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FOV, how does it work?

Discussion in 'Phantom 2 Vision Discussion' started by spacelynx, Dec 10, 2013.

  1. spacelynx

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    If you change the FOV (Field of View), do you change the lens mechanical or is it just a software adjustment?
     
  2. jadebox

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    It's done in software. The camera's sensor captures many more pixels than required for a 1080p image. So, when the field-of-view is wide, it uses every nth pixel. For a narrower FOV, it uses pixels that are closer together. So, with the 90 degree FOV, it's gathering the image from the pixels closer to the center of the sensor. For wider fields-of-view, it uses pixels spread more across the sensor and farther from the center.

    -- Roger
     
  3. Sledge

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    But how do you change FOV? is it just the video settings? Not available for photos?
     
  4. FASTFJR

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  5. jadebox

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    It's a setting only for video. Photos always use the entire sensor, so there's no way for the camera to change it without dropping the resolution of the image.

    -- Roger
     
  6. spacelynx

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    Thanks.
    So what I understand from your answer, it is not possible to make a high res. picture without the ridiculous fish-eye effect?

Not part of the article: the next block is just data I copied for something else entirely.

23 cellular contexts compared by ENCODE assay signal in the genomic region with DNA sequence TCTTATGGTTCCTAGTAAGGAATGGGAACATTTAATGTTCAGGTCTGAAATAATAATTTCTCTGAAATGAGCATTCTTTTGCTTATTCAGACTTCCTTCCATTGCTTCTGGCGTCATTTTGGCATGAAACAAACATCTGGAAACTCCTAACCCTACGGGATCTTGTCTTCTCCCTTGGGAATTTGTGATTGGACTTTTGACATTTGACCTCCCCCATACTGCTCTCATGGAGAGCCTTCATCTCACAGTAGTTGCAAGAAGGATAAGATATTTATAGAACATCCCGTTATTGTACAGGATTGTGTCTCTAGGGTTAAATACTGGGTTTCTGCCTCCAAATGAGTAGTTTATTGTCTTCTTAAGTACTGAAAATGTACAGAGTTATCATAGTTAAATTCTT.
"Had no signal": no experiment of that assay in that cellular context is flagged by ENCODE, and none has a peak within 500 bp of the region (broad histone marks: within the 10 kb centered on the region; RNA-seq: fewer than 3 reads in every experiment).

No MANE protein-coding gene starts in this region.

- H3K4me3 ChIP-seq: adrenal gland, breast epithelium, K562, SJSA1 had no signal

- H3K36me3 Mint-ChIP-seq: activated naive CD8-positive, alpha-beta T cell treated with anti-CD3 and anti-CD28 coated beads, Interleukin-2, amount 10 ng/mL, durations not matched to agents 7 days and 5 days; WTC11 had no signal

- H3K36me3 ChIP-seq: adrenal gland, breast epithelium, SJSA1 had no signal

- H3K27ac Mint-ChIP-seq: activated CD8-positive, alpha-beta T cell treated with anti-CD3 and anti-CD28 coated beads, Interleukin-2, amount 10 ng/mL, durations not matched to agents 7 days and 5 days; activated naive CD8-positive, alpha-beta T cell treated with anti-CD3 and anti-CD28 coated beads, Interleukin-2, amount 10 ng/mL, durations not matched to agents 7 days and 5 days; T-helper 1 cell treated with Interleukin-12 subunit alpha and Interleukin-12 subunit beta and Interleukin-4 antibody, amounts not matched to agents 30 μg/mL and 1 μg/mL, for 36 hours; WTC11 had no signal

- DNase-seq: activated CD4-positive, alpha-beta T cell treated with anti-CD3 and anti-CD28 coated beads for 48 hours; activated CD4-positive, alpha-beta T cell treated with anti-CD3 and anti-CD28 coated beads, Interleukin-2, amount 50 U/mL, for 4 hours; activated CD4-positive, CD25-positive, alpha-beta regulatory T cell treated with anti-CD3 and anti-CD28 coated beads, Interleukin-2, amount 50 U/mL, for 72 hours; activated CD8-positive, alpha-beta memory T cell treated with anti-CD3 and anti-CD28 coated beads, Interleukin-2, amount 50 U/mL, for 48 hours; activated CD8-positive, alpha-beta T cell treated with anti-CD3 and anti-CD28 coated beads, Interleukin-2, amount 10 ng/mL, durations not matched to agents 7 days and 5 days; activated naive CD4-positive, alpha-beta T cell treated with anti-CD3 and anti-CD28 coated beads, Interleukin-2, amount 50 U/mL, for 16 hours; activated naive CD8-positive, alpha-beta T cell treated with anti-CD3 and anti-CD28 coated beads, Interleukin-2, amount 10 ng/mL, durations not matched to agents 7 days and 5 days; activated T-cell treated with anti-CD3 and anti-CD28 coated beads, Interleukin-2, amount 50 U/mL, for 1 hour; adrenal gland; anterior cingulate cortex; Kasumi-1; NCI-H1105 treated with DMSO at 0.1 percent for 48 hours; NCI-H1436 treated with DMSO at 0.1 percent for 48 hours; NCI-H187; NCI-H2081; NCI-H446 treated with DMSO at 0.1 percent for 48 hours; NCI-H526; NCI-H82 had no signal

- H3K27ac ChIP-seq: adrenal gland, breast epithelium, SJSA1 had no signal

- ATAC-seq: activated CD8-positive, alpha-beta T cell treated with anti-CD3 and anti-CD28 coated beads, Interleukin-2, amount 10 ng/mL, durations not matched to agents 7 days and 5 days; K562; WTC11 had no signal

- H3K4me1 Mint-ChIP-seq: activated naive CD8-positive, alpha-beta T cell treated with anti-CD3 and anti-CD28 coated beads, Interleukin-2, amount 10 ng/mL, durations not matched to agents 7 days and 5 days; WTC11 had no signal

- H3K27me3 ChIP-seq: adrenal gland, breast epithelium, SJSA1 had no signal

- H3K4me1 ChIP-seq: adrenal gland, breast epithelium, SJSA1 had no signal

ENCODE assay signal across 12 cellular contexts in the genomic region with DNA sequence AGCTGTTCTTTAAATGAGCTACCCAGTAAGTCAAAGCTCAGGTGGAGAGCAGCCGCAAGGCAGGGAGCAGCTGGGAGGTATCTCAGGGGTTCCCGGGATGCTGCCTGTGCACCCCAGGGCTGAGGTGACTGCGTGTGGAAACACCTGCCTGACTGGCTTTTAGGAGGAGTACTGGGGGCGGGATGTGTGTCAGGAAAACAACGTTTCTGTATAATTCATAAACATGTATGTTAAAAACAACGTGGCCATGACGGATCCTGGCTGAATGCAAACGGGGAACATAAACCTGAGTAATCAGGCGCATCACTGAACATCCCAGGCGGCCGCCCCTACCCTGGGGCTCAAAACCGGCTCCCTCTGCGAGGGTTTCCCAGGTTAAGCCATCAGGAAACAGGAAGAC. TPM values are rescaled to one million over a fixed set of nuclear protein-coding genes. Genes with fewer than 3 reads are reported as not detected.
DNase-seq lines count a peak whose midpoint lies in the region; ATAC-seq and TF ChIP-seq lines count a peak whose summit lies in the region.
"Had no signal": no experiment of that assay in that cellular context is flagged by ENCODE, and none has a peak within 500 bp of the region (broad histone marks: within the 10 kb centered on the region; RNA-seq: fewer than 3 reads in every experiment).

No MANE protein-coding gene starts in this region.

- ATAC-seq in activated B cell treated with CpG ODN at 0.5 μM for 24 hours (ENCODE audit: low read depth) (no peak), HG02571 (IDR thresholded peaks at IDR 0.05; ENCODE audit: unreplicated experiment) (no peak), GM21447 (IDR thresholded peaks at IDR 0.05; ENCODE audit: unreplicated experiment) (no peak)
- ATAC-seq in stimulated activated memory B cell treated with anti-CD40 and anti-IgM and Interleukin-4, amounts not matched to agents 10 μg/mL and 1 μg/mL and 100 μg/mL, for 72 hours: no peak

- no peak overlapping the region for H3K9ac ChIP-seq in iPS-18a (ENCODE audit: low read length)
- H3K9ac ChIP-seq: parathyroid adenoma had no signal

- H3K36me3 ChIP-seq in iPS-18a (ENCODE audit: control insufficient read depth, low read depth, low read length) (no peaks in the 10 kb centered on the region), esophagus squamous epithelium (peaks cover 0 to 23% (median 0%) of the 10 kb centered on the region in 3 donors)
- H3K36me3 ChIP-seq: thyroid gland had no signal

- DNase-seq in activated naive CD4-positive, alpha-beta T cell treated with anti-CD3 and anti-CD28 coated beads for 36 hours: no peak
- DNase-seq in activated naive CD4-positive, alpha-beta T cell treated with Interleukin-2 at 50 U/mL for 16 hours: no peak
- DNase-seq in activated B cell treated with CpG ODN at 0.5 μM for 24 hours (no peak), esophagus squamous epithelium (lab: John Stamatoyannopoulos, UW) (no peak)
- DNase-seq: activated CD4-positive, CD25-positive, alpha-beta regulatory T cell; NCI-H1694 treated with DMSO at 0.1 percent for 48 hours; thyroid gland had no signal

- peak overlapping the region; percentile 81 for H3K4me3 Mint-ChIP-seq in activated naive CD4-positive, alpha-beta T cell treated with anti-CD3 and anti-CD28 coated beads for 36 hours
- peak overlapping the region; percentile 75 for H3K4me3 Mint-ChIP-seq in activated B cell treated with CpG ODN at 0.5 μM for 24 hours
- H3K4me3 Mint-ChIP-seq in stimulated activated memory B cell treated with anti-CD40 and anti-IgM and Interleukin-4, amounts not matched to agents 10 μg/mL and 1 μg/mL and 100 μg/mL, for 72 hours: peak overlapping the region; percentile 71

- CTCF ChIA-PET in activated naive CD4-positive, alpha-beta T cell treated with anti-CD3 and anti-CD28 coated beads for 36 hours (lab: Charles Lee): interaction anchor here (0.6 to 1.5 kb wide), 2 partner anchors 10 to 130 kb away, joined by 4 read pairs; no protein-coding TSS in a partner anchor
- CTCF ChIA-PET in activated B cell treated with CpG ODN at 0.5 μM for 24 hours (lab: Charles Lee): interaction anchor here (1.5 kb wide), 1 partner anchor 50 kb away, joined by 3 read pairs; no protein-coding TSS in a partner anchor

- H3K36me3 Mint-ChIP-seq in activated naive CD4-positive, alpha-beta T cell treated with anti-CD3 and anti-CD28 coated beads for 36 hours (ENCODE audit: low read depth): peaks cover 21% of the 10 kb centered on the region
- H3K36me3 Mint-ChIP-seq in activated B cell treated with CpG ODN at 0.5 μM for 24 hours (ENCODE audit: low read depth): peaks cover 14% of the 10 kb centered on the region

That's too bad. I think I need another camera :oops:
     
  7. jadebox

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    It's easy to "fix it in post" with a program like Photoshop:

    [​IMG]

    There are two quick ways in Photoshop to fix it. The fastest is to use the "Lens Correction" feature. See:

    http://www.dji.com/adobe-has-released-a ... on-camera/

    That works, but I only use it for quick fixes since it doesn't seem to work just right if the image is tilted.

    The other way is to use the "Adaptive Wide Angle" filter. See:

    http://helpx.adobe.com/photoshop/using/ ... ilter.html

    I like the results from the "Adaptive Wide Angle" filter better, but it's more work.

    Other photo editing programs should have similar tools that you can use. Or, you can simply use the "Crop" tool to cut out a section from near the center of the image. The "warp" effect is greater near the edges of the image, so by cropping the image, you reduce the effect.

    -- Roger